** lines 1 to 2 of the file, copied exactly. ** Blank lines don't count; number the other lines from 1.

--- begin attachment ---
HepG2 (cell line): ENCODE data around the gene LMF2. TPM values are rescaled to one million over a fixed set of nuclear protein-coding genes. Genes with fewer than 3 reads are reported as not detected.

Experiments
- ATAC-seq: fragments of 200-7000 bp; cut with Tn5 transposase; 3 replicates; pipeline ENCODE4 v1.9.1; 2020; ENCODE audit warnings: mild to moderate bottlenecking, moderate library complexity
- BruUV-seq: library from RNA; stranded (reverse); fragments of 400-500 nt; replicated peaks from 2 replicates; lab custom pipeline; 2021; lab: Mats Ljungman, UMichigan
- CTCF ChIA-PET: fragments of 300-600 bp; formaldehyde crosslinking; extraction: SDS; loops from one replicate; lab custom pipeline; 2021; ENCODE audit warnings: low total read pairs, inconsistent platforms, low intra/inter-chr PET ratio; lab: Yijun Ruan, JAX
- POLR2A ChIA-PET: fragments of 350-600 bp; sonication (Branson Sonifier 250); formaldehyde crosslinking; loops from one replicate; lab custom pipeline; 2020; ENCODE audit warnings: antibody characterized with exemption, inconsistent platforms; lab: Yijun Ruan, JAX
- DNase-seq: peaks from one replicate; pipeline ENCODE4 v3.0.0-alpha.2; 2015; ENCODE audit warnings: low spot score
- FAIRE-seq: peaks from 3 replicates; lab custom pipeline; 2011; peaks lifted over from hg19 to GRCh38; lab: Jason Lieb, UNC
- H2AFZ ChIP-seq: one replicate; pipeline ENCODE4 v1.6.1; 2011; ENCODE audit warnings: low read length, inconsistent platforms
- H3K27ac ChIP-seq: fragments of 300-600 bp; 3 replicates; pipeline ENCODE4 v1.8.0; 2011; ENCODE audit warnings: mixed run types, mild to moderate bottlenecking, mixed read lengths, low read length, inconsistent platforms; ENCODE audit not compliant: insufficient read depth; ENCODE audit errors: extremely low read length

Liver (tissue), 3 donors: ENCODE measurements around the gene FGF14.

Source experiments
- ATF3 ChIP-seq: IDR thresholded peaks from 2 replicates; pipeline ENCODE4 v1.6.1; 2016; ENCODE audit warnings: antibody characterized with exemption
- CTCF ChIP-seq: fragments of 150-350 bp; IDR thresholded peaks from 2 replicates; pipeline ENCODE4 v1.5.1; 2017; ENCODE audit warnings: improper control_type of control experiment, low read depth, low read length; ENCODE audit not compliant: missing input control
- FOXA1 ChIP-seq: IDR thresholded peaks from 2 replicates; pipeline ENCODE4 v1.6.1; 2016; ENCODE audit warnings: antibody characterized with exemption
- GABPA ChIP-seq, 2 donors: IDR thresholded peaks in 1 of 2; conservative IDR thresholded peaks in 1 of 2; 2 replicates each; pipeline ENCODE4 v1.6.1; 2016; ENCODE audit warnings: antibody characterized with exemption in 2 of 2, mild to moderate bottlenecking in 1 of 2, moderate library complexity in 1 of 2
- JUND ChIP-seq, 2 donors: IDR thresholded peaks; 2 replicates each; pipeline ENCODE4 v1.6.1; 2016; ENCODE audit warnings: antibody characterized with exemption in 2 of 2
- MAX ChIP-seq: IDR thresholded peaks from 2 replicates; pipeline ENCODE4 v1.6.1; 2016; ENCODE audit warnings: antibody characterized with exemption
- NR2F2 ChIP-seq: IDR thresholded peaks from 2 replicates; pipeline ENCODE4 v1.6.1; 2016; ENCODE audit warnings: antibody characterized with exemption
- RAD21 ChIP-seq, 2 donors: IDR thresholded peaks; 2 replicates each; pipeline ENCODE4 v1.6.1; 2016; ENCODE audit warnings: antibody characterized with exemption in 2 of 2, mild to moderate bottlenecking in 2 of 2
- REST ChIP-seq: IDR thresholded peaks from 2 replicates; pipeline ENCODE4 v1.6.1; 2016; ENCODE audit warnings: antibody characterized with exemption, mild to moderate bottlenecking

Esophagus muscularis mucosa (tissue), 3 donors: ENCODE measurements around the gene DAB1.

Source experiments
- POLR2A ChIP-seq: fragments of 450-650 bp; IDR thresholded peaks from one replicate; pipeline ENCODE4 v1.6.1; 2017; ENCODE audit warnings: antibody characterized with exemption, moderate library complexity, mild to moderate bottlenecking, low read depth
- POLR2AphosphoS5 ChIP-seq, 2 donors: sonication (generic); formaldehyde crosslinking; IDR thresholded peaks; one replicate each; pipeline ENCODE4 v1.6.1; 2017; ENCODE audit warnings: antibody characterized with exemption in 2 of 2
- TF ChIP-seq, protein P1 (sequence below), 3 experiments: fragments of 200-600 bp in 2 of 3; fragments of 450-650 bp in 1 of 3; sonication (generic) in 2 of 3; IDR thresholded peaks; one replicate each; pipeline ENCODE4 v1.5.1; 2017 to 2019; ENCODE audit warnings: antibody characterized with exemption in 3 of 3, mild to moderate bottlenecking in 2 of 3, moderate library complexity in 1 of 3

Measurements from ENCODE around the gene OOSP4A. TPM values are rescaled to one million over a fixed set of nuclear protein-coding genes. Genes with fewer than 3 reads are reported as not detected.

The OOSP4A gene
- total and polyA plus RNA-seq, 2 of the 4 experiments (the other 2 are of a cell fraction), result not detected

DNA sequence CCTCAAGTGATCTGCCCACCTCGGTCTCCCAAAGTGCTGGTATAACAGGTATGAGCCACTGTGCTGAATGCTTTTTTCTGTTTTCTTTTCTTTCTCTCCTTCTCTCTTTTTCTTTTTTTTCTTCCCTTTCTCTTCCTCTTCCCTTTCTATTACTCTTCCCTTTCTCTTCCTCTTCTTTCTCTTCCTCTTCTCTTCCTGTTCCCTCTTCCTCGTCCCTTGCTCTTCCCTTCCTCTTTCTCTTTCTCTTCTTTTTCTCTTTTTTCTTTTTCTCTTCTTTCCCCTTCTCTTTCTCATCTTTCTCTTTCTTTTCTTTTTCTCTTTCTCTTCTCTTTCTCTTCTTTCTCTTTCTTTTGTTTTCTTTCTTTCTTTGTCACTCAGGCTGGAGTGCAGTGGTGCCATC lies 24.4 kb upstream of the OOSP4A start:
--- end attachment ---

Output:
HepG2 (cell line): ENCODE data around the gene LMF2. TPM values are rescaled to one million over a fixed set of nuclear protein-coding genes. Genes with fewer than 3 reads are reported as not detected.

Experiments